Missouri lawmakers are currently reviewing a bill that would make in mandatory for every first grader in the state to learn about an NRA-sponsored gun accident prevention program called the Eddie Eagle GunSafe Program.
Eddie the Eagle, the NRA version of Smokey the Bear, teaches children four steps when they encounter a firearm: “If you see a gun, STOP! Don’t Touch. Leave the Area. Tell an adult.”
According to Senate Bill 75, the purpose of the program is to promote safety and emphasize how students should respond if they encounter a gun. While teaching the program, school personnel and instructors are prohibited from making any value judgments about firearms, the bill adds.
So, in other words, it’s an apolitical lesson (neither pro-gun or anti-gun) that teaches children to be vigilant and responsible.
Yet, despite this, several parents and gun control activists have a major problem with the notion of an NRA-sponsored course being taught in schools.
“I think that having a pro-gun lobby implementing programs in our schools does not effectively deal with our nationwide problem which is mass shootings,” gun control advocate Aimee Patton told FOX 4.
Patton said she does not want her 6-year-old daughter to learn anything about firearms. She also claimed that the Eddie Eagle program was ineffective.
“The study from the National Institute of Medicine in 2004 showed the only thing that the Eddie Eagle Program did was effectively teach kids a nice jingle – so I think if we’re about funding music in schools, that’s great,” said Patton.
According to the NRA, the program is effective. Since its inception, the gun lobby argues, fatal firearm accidents among children pre-k through 3rd grade have been reduced by more than 80 percent.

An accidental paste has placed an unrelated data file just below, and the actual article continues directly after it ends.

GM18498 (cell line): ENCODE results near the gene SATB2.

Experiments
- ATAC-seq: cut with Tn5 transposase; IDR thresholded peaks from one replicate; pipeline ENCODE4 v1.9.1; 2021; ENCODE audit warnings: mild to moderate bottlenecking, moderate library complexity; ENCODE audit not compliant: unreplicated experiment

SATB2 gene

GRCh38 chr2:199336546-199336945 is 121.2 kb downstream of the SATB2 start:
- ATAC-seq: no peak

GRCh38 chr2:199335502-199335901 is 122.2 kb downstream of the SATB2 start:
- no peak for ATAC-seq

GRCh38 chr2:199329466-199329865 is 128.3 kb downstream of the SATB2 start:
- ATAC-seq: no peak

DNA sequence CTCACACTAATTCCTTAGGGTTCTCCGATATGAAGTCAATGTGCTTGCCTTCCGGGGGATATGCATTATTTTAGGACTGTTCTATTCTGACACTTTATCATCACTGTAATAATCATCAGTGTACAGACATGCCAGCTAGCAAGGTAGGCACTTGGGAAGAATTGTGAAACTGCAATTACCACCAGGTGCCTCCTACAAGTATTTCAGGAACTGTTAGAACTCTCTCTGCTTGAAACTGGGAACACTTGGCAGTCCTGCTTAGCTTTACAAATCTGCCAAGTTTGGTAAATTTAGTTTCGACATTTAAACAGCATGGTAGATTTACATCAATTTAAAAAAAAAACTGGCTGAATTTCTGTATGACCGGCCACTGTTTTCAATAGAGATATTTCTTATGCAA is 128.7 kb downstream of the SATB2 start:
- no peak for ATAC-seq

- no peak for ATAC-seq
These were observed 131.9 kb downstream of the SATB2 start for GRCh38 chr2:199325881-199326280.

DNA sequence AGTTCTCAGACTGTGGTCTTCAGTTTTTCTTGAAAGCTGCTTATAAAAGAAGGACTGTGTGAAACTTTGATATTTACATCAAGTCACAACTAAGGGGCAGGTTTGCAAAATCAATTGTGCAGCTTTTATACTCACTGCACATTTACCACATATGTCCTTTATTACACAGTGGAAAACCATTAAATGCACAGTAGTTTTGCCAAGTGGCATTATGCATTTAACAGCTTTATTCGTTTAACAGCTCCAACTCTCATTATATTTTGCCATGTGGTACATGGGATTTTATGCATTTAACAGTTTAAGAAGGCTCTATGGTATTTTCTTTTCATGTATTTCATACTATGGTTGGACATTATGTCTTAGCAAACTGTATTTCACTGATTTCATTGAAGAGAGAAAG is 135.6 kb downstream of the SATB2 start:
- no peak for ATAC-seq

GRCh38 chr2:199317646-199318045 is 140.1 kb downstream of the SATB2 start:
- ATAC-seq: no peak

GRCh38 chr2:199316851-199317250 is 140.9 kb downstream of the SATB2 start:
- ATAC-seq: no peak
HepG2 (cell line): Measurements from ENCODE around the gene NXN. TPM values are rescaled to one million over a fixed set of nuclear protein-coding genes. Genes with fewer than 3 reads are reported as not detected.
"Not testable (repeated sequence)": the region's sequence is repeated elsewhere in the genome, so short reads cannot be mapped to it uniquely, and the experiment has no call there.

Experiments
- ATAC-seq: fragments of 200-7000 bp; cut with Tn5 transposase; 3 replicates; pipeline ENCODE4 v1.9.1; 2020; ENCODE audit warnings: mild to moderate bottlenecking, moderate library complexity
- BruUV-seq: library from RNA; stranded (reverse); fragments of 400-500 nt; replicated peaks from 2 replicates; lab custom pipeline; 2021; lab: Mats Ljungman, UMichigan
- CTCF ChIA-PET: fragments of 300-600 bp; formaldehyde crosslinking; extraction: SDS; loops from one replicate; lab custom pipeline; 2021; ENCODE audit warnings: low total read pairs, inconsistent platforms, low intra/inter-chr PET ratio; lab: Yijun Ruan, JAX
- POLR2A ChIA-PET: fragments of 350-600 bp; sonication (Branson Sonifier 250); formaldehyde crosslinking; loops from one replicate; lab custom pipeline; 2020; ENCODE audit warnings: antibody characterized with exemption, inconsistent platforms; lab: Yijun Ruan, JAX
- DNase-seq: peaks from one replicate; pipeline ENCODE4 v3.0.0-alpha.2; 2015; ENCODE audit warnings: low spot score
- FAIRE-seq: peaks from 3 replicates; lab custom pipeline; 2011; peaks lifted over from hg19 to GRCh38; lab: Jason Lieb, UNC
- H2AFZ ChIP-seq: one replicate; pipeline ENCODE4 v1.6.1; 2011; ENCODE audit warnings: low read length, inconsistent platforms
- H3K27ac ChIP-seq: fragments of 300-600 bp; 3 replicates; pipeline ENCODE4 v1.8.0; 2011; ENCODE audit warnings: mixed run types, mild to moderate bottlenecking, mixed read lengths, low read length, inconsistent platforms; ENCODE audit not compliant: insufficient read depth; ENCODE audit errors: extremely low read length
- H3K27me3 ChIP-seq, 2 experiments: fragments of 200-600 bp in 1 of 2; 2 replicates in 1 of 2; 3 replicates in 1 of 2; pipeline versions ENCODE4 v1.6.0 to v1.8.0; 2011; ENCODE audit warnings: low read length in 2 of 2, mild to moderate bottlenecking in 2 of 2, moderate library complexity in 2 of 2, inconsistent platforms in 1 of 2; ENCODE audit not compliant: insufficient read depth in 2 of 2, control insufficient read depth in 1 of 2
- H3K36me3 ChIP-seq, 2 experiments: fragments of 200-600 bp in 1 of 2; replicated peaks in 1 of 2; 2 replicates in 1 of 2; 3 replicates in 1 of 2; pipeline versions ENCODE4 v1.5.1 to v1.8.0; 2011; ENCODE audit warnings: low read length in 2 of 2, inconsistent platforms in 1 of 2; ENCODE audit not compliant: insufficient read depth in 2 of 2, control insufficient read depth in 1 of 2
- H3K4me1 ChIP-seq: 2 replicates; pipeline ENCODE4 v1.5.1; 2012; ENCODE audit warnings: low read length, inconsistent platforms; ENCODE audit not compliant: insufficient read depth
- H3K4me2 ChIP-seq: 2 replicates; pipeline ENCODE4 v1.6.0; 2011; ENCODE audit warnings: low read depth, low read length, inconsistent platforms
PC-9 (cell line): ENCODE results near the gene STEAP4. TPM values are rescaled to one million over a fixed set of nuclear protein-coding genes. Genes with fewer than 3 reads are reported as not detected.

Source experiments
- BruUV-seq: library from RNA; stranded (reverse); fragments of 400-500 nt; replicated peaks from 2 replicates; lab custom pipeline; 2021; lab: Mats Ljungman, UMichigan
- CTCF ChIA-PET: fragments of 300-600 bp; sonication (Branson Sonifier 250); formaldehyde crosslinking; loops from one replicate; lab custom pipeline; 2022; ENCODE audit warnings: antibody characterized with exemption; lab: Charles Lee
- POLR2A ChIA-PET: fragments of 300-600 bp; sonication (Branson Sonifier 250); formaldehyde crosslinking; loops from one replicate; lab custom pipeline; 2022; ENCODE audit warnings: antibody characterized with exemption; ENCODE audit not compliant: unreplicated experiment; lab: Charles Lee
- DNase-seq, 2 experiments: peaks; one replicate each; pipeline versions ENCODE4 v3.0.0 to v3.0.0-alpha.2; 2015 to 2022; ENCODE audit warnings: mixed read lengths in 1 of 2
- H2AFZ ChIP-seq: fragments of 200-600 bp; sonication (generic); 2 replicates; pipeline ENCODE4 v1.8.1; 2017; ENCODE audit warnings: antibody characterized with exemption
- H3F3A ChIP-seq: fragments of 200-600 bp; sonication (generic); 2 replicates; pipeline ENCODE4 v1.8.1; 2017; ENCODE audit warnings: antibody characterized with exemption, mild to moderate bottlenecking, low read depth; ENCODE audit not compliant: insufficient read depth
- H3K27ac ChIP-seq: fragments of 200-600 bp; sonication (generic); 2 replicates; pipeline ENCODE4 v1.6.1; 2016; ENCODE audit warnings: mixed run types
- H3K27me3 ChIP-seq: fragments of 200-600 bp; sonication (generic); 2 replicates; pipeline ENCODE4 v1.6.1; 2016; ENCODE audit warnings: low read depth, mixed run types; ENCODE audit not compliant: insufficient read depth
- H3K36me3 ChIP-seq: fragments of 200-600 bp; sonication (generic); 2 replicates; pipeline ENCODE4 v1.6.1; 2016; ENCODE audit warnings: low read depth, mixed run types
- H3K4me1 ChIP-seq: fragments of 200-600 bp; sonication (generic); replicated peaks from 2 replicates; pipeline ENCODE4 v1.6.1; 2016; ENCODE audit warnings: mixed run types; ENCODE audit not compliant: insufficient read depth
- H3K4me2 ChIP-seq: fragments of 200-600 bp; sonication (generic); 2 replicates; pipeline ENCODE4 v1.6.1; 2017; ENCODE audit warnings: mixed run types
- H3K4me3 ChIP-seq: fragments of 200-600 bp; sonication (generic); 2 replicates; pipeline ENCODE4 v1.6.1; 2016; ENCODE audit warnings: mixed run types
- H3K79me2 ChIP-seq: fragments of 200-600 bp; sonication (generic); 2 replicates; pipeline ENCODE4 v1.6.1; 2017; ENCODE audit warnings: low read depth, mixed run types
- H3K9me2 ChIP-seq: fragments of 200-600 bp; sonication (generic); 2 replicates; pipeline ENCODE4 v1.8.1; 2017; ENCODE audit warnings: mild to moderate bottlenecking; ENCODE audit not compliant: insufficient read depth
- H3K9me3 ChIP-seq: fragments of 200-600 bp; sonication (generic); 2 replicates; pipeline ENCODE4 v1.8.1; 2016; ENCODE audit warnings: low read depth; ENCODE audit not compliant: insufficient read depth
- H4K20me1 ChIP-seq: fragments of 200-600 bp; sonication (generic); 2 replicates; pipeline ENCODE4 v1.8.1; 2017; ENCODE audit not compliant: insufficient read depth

Putting aside the debate over the Eddie Eagle’s efficacy, there are other issues with the bill. For starters, the bill also requires that each school district train teachers and school employees how to respond to armed intruders or active shooters on school property.
The bill states, “Initial training must be eight hours in length and continuing training must be four hours in length. All school personnel must annually participate in a simulated active shooter and intruder response drill conducted by law enforcement professionals.”
So, while the NRA picks up the tab for the Eddie the Eagle materials, the schools are responsible for the Active Shooter and Intruder Response Training (ASIRT), which is expect to cost around $16 million.
Some argue that these funds would be better spent elsewhere.
“If you’re going to spend money on professional development, let’s teach these teachers how to get these kids above proficiency,” said Democratic state Sen. Jamilah Nasheed at a preliminary hearing on the measure.
Others are concerned over the mandates. Even the bill’s sponsor expressed his disdain for making things mandatory.
“I hate mandates as much as anyone, but some concerns and conditions rise to the level of needing a mandate,” said Sen. Dan Brown (R-Rolla) at the hearing.
Given these concerns it’s unclear as to how much traction the bill will gain in the legislature. So, stay tuned for updates.
What are your thoughts? Should Eddie Eagle be mandatory curriculum? Should teachers be forced to train for emergency situations involving armed intruders?